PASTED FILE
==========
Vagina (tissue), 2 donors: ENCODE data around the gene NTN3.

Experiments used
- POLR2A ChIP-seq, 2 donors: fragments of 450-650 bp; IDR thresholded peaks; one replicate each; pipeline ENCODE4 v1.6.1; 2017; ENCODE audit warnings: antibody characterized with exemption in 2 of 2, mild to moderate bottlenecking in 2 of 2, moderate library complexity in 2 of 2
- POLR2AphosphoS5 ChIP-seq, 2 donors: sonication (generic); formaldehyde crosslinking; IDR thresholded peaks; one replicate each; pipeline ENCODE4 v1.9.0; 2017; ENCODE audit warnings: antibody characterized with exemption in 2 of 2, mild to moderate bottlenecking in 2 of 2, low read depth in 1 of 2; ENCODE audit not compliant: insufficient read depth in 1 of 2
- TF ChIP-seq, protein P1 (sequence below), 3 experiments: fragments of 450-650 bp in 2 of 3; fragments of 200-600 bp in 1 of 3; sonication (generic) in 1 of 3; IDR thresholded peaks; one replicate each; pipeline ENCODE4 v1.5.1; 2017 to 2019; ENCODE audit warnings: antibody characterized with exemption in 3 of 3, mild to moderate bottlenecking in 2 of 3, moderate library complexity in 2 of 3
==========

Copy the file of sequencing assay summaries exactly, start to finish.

Vagina (tissue), 2 donors: ENCODE data around the gene NTN3.

Experiments used
- POLR2A ChIP-seq, 2 donors: fragments of 450-650 bp; IDR thresholded peaks; one replicate each; pipeline ENCODE4 v1.6.1; 2017; ENCODE audit warnings: antibody characterized with exemption in 2 of 2, mild to moderate bottlenecking in 2 of 2, moderate library complexity in 2 of 2
- POLR2AphosphoS5 ChIP-seq, 2 donors: sonication (generic); formaldehyde crosslinking; IDR thresholded peaks; one replicate each; pipeline ENCODE4 v1.9.0; 2017; ENCODE audit warnings: antibody characterized with exemption in 2 of 2, mild to moderate bottlenecking in 2 of 2, low read depth in 1 of 2; ENCODE audit not compliant: insufficient read depth in 1 of 2
- TF ChIP-seq, protein P1 (sequence below), 3 experiments: fragments of 450-650 bp in 2 of 3; fragments of 200-600 bp in 1 of 3; sonication (generic) in 1 of 3; IDR thresholded peaks; one replicate each; pipeline ENCODE4 v1.5.1; 2017 to 2019; ENCODE audit warnings: antibody characterized with exemption in 3 of 3, mild to moderate bottlenecking in 2 of 3, moderate library complexity in 2 of 3